Welsh history to be ‘mandatory’ part of new curriculum says Plaid-Labour cooperation agreement
The Senedd cooperation agreement between Plaid Cymru and Labour includes a commitment to ensuring that Welsh history is a “mandatory” part of the new curriculum to be taught in Welsh schools.
Plaid Cymru had voted against the new curriculum bill in March, saying it provided no guarantee that national Welsh history will be taught to every child in Wales.
But the report says that Welsh history will now be taught and also makes reference to an Estyn report that was critical of the lack of Welsh history taught in Wales’ schools.
Estyn, the education and training inspectorate for Wales, revealed the findings in its report, The teaching of Welsh history including Black, Asian and Minority Ethnic history, identity and culture.
The report said: “In a majority of schools, pupils have little knowledge of the historical events that have shaped their local area and can name few significant Welsh people from history.”
The Plaid Cymru and Labour cooperation agreement said that they were committed to “improve the teaching of Welsh history, taking account of the Estyn report”.
“We are committed to Welsh history being mandatory in the new Curriculum for Wales. New curriculum resources will be developed to support Welsh history in all its complexity and diversity. National Network conversations will start in early 2022.”
The agreement between Plaid Cymru and Labour is a joint policy programme covering 46 areas, ranging from the delivery of free school meals to all primary school pupils; a commitment to take immediate and radical action to address the second homes crisis, to long-term reform of the Senedd.
Plaid Cymru Members will not be joining the Welsh Government as Ministers or Deputy Ministers. Plaid Cymru will appoint a designated lead member for the agreement and committees made up of Welsh Ministers and Plaid Cymru designated members will be established to reach agreement on issues covered by the Co-operation Agreement.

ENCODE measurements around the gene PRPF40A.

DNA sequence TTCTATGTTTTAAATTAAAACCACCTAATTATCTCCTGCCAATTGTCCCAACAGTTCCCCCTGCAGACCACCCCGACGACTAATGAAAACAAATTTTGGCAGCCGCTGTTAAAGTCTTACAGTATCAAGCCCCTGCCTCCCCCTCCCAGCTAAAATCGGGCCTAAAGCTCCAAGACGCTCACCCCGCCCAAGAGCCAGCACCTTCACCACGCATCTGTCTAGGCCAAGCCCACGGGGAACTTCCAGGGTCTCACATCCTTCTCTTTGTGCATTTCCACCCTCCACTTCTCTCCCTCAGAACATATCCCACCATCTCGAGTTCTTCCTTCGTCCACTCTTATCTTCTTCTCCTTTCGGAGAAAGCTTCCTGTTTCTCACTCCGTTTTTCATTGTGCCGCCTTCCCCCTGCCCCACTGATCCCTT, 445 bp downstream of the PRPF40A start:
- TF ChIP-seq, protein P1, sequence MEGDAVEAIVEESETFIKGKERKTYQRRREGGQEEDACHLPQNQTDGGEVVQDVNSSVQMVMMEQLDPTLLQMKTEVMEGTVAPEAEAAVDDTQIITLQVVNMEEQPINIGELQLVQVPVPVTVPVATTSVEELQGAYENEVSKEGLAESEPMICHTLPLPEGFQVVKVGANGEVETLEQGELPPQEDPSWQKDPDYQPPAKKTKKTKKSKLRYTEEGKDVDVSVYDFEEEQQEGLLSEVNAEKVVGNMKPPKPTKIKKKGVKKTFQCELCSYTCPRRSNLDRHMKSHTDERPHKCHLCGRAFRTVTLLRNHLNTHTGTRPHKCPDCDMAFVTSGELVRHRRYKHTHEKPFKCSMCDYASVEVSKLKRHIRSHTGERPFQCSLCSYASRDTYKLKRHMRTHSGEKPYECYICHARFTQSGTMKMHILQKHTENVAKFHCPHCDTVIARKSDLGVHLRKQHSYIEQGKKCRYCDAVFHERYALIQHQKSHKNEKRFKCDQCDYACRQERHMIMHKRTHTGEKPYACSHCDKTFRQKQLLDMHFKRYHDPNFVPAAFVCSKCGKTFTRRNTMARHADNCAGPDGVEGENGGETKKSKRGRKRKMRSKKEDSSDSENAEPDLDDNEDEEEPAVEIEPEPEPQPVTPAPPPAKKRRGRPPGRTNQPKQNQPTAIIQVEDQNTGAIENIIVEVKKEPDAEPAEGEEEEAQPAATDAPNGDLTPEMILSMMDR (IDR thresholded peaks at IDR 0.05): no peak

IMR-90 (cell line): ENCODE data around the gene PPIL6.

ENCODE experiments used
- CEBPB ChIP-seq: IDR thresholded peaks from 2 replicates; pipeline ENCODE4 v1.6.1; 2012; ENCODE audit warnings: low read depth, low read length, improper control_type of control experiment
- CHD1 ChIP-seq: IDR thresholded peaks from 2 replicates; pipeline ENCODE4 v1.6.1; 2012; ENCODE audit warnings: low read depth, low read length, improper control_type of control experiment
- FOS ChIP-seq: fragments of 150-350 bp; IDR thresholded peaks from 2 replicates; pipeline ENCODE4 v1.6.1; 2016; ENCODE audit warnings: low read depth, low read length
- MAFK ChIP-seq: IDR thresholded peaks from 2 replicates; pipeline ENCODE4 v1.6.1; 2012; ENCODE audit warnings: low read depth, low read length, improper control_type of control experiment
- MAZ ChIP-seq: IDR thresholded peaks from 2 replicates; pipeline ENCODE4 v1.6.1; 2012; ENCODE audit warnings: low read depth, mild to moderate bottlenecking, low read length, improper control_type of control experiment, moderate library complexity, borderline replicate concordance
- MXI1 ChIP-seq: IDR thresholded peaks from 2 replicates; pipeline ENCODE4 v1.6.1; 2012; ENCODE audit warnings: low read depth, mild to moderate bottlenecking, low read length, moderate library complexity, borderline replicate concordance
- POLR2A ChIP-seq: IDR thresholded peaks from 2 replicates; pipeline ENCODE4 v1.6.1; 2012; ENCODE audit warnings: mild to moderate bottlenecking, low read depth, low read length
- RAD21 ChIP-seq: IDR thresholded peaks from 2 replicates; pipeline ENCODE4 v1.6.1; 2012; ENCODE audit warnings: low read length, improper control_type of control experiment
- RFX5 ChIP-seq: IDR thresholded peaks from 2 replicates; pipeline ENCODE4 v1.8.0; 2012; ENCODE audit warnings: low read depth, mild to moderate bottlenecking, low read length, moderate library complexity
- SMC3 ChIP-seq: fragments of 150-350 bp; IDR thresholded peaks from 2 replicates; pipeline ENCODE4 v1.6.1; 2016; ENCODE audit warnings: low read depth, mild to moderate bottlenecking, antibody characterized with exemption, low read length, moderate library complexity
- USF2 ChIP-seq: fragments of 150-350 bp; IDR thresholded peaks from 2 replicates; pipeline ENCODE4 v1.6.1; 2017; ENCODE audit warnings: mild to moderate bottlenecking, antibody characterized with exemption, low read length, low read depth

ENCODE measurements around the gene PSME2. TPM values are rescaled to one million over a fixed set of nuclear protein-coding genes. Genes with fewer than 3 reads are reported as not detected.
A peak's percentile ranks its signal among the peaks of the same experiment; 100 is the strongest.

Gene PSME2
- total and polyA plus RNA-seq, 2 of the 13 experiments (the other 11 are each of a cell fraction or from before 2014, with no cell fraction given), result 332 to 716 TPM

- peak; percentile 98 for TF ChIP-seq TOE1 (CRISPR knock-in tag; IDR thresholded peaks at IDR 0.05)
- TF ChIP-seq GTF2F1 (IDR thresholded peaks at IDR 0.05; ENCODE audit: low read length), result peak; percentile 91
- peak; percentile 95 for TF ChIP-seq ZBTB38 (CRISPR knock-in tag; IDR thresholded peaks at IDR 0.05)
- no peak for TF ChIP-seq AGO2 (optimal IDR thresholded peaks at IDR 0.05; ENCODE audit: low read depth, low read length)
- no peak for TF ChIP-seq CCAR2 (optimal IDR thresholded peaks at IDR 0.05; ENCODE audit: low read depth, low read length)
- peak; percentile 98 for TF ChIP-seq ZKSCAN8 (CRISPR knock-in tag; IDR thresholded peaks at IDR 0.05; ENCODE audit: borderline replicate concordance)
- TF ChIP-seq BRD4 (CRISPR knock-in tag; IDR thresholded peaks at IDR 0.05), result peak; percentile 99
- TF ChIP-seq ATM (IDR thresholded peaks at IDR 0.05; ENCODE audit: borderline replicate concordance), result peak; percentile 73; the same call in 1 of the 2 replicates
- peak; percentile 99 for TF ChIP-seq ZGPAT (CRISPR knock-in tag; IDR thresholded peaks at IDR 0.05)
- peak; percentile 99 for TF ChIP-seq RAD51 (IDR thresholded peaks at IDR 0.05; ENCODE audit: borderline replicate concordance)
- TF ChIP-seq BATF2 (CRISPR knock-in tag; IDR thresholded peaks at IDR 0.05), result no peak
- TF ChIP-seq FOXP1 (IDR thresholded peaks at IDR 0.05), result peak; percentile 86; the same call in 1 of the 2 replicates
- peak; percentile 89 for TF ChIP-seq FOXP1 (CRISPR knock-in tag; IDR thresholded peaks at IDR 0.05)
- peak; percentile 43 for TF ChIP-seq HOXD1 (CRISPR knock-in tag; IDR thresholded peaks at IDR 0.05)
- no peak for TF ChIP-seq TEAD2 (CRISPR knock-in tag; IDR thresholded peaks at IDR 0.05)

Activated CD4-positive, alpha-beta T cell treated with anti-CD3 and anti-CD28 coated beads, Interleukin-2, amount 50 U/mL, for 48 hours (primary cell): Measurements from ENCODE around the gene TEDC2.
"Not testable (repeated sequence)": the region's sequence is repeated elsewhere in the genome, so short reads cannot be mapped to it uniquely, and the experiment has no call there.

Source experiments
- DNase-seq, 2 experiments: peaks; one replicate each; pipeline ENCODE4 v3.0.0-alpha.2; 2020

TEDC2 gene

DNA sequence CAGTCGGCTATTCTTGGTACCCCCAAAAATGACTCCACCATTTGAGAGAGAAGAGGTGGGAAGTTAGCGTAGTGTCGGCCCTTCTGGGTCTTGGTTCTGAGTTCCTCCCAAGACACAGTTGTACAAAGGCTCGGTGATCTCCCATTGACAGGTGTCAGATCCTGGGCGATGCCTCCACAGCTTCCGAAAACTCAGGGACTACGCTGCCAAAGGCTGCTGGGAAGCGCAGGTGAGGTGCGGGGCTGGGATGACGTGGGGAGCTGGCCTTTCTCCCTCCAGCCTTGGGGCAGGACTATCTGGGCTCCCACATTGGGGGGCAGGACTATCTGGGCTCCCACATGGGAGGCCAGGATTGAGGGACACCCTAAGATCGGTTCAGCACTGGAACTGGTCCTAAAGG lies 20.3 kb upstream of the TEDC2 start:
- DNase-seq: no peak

Speaking in the Senedd last week, Wales’ Education Minister has said that “Welsh history must never be forgotten” and that he was “considering how to respond” to the Estyn report.
“But one of the things that is clear from the Estyn report is how important it is for our young people to have a clear understanding of Welsh history, including the many and varied diverse aspects of it, including Wales’s role in the slave trade and the race riots,” he said.
“These are important parts of the history of Wales and must never be forgotten.”
He added that next year they would prompt a national conversation in the Spring on next year on the development of resources and supporting materials on Welsh history and local context.
Explaining Plaid Cymru’s decision to vote against the curriculum bill earlier this year, Plaid Cymru’s Shadow Education Minister Sian Gwenllian had said that “It’s very disappointing to see this bill reaching its final stage without Welsh history, including the history of Black people and People of Colour, as a mandatory element of the curriculum.
“The national story of Wales should be a compulsory part of the new curriculum, included on the face of the Bill and supported with resources and training for teachers.
“Otherwise, there will be limited guidance for schools on its teaching and implementation and ultimately it will be very unlikely that it’s taught in practice.”
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